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In 1985, a team of researchers in Sweden set out on an ambitious investigation to better understand the nature and course of anorexia nervosa, an eating disorder characterized by disturbances in the experience of the body and dangerous weight loss. The scientists screened the total population of 15-year olds in Göteborg and surrounding regions, and found 51 adolescents who met the criteria for anorexia. A subset of these individuals were also diagnosed with an autism spectrum disorder.
The researchers followed these teenagers for 18 years. Their extensive longitudinal investigation uncovered some tantalizing clues about how autism and anorexia may interact. For instance, in adolescents who have both disorders, anorexia took a longer and more challenging course than it did in those who do not have autism.
These findings prompted researchers to probe deeper into how autism, and the social skill deficits that come with it, might influence the nature of anorexia1,2,3. They realized that the study of interpersonal relationships — and in particular, the barriers to longstanding friendships — might be important in anorexia. A better understanding of these social roadblocks could help researchers develop better treatments for the eating disorder4,5,6.
Just as exploration of the comorbidity of autism and anorexia has led to a richer understanding of anorexia, it may also tell us something about why anorexia often accompanies autism in girls. Anorexia predominantly occurs in girls, affecting four girls for every boy. (Autism shows the opposite pattern, affecting four boys for every girl.)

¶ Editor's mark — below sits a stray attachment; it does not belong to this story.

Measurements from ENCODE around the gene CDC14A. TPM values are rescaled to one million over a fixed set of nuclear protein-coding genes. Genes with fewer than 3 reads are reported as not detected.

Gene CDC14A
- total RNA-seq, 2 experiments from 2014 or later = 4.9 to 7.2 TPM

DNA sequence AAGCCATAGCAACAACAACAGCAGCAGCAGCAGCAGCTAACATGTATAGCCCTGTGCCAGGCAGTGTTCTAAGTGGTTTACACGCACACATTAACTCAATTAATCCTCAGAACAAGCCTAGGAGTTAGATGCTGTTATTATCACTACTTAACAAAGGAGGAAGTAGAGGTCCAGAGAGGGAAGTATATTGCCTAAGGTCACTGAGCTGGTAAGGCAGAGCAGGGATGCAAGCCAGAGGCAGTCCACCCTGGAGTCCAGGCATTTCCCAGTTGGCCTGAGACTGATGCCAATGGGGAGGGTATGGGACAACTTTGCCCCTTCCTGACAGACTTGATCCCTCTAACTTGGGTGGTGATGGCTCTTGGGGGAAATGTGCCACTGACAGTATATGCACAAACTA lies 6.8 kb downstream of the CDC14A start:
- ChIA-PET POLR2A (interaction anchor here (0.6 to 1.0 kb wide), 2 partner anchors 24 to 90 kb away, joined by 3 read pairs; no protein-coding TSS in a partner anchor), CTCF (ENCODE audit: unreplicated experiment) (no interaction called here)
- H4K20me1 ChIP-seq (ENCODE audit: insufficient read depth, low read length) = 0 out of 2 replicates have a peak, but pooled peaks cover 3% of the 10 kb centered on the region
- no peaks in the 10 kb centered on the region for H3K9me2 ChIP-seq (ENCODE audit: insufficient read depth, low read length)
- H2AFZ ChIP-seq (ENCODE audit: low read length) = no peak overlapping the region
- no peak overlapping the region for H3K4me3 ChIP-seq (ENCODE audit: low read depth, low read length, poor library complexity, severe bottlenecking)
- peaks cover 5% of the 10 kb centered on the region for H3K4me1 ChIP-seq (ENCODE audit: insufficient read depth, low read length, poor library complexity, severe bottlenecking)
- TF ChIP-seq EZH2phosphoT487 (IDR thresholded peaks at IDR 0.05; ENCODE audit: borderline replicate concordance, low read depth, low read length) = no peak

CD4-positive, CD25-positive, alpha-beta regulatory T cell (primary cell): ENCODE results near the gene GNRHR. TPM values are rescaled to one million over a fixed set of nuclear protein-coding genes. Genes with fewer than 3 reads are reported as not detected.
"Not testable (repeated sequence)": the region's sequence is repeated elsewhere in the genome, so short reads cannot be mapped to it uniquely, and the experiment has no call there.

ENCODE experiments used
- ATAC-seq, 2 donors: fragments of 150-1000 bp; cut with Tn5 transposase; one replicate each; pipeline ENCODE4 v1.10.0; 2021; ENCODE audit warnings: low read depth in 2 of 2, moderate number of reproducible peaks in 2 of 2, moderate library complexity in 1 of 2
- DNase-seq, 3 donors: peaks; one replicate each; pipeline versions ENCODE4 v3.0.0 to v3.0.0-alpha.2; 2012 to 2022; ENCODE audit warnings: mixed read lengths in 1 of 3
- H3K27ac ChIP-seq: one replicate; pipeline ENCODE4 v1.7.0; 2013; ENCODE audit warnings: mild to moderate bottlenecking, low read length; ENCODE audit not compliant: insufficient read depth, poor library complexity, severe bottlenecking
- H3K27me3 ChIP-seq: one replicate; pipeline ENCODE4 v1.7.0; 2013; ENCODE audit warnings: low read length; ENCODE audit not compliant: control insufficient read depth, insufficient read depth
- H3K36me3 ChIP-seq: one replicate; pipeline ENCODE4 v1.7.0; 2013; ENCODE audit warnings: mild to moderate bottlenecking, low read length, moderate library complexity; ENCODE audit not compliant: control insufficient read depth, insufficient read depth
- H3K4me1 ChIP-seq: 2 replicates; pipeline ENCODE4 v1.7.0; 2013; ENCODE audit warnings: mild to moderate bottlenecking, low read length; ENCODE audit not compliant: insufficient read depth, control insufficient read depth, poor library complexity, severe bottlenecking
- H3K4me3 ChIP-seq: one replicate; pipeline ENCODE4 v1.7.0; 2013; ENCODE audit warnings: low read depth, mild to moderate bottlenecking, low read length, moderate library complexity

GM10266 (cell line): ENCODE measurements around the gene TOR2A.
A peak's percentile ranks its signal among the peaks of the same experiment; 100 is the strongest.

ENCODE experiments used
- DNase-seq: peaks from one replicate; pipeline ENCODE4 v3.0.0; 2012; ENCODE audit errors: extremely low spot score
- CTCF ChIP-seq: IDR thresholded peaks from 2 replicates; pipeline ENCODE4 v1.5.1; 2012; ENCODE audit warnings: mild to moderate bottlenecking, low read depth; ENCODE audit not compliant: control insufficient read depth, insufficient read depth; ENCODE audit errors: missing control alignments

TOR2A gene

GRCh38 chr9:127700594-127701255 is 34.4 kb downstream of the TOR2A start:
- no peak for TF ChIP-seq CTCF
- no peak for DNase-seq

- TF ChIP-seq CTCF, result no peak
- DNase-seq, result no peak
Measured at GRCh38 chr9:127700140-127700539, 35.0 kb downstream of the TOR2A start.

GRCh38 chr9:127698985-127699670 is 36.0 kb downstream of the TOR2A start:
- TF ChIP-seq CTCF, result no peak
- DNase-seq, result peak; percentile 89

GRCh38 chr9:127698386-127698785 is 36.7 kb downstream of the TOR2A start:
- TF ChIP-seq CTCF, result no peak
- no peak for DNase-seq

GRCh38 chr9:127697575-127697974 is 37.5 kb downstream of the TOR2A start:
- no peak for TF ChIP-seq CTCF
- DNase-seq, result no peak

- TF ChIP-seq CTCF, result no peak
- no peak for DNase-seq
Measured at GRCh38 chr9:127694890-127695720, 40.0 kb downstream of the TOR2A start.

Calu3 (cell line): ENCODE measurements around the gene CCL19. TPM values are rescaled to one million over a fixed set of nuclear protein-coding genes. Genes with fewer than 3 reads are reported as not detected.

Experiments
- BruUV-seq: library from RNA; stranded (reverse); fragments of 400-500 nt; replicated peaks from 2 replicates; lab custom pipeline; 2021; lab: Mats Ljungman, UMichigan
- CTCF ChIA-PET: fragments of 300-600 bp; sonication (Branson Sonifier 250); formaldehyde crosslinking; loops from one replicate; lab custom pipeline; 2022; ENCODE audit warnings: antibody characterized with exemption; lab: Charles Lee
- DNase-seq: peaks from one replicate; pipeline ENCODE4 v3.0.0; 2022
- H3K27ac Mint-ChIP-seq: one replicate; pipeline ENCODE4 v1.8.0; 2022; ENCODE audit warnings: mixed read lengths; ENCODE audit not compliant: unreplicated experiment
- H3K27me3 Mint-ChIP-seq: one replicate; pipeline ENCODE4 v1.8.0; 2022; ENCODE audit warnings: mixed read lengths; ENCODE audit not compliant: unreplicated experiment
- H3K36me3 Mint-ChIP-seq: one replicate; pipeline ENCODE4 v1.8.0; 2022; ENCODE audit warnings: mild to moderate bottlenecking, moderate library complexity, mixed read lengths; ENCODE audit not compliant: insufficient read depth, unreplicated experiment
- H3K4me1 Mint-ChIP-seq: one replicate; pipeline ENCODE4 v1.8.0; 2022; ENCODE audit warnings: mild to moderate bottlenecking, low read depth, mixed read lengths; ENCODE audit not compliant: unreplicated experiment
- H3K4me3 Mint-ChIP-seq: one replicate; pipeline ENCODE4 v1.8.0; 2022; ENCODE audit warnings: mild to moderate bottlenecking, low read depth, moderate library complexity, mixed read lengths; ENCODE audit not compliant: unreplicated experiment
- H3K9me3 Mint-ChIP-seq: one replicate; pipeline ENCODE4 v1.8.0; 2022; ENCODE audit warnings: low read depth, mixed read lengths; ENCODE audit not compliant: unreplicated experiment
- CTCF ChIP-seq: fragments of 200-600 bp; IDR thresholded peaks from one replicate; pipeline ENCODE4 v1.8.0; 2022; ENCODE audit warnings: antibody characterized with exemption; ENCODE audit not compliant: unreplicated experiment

One theory holds, for example, that refusing food physiologically mutes the confusing array of social and sensory stimuli that occur during adolescence and may be particularly difficult for a girl with autism to handle. A related idea suggests that starvation provides solace during this difficult time by putting the focus on more basic needs, psychologically shutting out other concerns. Certain features of anorexia provide clues to these theories.
In anorexia, individuals are consumed by the experience of their bodies and engage in progressively more severe attempts to lose weight or prevent weight gain. In everyday situations such as having a conversation or listening to a teacher in school, people with anorexia struggle to focus, because they are distracted by how their body feels or by thoughts about food or weight gain.
Yet as researchers and clinicians have learned more about what it feels like to have anorexia, we have discovered motivations for severe weight loss other than wanting to be thin.
The narrative of those with anorexia is uncannily consistent in describing the onset of their disorder: ‘I was feeling out of control and the only thing I had control of was my body.’ This story makes sense in the context in which the disorder typically emerges: adolescence, a period in which life seems increasingly out of control, as relationships grow complicated, the body changes radically and academic demands rise. Though research in this area is limited, one hypothesis is that similar themes may motivate severe food refusal as observed in adolescents with autism.